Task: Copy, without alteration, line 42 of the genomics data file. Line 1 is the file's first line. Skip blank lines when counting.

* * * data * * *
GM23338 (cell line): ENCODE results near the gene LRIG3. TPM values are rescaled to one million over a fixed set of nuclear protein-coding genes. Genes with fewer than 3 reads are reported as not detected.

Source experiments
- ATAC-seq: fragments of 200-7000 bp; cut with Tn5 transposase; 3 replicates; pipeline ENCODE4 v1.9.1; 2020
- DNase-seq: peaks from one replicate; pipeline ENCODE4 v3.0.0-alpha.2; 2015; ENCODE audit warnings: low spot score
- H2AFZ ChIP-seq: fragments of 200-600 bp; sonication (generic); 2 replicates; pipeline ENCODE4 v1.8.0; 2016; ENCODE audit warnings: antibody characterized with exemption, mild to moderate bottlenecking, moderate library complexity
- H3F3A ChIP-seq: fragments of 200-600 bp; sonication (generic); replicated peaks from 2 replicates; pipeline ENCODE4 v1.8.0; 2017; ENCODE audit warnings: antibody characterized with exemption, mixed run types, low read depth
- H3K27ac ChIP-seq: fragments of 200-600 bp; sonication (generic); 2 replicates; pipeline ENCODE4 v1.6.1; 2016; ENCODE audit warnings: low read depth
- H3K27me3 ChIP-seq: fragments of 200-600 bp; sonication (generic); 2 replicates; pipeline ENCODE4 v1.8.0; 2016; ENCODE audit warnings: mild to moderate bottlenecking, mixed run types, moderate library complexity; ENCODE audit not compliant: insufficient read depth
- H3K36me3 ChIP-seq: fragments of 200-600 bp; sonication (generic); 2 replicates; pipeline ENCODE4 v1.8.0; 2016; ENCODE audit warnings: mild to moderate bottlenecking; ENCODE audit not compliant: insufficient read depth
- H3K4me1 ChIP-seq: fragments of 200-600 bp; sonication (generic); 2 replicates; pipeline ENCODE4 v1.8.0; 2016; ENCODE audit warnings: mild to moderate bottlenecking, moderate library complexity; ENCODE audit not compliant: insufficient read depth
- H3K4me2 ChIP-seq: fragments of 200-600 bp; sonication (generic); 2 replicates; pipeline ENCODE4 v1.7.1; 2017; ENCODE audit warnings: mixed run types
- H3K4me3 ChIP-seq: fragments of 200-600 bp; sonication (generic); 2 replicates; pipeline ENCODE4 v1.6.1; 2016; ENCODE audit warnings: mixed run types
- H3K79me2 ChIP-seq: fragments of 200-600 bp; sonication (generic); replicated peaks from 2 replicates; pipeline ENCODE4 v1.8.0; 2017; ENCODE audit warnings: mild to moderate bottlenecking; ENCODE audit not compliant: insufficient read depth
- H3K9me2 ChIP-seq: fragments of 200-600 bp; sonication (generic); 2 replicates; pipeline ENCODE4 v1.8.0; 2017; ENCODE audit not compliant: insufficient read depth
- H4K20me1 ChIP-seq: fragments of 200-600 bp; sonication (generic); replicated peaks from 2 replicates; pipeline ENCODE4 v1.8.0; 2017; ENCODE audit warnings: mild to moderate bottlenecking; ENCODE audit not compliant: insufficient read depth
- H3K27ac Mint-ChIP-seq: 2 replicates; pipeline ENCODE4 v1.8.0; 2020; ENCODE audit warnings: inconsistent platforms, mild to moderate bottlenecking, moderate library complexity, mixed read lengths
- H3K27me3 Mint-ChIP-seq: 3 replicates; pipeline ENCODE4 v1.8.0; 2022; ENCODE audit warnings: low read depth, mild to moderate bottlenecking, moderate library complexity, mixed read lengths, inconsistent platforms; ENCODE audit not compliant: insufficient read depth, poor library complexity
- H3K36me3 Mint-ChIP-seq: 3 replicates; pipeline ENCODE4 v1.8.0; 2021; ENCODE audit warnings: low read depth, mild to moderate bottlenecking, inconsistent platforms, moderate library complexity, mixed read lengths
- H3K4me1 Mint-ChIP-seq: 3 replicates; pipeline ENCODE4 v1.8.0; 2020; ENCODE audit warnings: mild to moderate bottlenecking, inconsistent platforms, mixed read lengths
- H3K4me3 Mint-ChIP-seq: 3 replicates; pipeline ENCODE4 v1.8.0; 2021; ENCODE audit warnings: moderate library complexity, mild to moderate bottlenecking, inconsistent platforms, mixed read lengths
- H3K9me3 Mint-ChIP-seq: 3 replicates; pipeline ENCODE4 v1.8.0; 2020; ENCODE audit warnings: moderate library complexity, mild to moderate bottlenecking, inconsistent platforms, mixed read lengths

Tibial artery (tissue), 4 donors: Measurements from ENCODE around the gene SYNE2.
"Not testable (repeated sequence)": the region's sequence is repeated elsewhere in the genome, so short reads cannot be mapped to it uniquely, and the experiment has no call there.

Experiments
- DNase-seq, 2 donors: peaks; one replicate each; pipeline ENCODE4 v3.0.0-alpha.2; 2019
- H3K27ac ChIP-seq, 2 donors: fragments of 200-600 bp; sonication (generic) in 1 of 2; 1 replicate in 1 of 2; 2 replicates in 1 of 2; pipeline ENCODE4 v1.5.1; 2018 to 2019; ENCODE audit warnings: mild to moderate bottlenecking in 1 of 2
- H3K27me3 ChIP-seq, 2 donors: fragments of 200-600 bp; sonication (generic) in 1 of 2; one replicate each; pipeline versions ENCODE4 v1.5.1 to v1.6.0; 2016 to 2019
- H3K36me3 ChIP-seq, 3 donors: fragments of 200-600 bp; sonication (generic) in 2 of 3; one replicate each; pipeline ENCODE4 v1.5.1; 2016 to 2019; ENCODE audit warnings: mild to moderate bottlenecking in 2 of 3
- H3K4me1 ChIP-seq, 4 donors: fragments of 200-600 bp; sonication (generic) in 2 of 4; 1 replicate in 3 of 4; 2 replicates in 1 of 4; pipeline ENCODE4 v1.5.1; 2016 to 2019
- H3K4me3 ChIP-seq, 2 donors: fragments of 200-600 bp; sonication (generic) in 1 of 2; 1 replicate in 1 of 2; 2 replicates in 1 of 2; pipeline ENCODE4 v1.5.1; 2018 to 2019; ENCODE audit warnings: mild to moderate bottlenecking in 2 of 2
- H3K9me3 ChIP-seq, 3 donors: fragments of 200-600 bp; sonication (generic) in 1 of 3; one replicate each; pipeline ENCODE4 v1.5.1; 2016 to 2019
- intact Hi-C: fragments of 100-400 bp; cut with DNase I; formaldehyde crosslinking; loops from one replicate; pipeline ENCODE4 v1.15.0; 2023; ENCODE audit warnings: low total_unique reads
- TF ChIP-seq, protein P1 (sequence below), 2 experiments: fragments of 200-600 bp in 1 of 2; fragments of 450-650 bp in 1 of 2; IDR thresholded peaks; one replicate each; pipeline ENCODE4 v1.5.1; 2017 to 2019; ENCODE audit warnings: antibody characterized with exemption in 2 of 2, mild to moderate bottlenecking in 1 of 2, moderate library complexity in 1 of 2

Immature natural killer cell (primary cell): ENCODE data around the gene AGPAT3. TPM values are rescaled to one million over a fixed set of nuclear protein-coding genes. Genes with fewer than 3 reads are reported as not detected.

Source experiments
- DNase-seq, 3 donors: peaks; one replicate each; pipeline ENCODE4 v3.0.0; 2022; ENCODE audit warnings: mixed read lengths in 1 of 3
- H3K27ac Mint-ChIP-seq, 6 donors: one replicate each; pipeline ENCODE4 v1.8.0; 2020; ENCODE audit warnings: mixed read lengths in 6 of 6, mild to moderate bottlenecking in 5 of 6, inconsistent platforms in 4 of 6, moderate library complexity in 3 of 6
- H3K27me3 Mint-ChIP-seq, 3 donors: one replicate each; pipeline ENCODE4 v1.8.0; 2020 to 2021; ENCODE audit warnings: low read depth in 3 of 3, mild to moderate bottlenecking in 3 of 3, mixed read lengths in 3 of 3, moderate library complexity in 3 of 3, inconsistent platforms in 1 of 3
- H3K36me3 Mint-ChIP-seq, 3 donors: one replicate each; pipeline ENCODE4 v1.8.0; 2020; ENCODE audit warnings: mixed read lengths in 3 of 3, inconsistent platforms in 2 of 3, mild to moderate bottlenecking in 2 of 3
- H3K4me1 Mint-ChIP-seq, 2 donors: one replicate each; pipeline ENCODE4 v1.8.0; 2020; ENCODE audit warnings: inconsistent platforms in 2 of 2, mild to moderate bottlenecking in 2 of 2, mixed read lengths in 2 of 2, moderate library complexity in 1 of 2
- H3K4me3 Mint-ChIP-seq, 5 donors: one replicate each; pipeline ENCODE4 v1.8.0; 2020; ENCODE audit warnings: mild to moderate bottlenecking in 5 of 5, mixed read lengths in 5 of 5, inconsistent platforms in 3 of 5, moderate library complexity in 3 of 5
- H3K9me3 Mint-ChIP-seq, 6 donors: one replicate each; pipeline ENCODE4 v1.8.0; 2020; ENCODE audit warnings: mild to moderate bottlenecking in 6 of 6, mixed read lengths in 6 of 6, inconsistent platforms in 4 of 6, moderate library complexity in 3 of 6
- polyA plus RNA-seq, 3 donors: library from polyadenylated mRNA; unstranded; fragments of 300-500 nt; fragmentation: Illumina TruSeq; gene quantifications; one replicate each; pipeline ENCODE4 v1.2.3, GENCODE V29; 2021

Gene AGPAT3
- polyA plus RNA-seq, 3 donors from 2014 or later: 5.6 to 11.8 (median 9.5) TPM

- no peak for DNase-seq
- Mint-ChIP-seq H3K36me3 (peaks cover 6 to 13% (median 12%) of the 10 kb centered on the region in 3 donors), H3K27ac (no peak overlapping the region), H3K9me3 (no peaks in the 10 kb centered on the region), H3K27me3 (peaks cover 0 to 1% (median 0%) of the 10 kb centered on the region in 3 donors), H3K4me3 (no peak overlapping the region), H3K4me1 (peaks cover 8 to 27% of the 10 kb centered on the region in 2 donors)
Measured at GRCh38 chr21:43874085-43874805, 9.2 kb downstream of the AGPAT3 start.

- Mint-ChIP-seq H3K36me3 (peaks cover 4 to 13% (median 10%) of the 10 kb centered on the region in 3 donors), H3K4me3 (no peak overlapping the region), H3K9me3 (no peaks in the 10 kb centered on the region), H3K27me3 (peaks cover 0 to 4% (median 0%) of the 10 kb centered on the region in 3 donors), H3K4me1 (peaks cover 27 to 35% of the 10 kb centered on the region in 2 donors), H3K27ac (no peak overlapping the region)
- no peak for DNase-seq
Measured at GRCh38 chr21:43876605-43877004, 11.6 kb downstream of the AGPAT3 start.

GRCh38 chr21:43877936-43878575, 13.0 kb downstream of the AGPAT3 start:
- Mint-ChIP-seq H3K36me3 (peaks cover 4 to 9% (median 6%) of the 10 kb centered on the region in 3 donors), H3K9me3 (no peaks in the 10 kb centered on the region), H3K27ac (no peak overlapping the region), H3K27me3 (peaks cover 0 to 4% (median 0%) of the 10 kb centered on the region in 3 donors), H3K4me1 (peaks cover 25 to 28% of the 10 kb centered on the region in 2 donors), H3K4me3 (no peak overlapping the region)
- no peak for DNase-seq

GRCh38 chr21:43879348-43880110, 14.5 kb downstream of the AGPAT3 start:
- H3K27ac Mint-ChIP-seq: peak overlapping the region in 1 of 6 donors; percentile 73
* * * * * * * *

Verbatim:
- H3K9me3 Mint-ChIP-seq, 6 donors: one replicate each; pipeline ENCODE4 v1.8.0; 2020; ENCODE audit warnings: mild to moderate bottlenecking in 6 of 6, mixed read lengths in 6 of 6, inconsistent platforms in 4 of 6, moderate library complexity in 3 of 6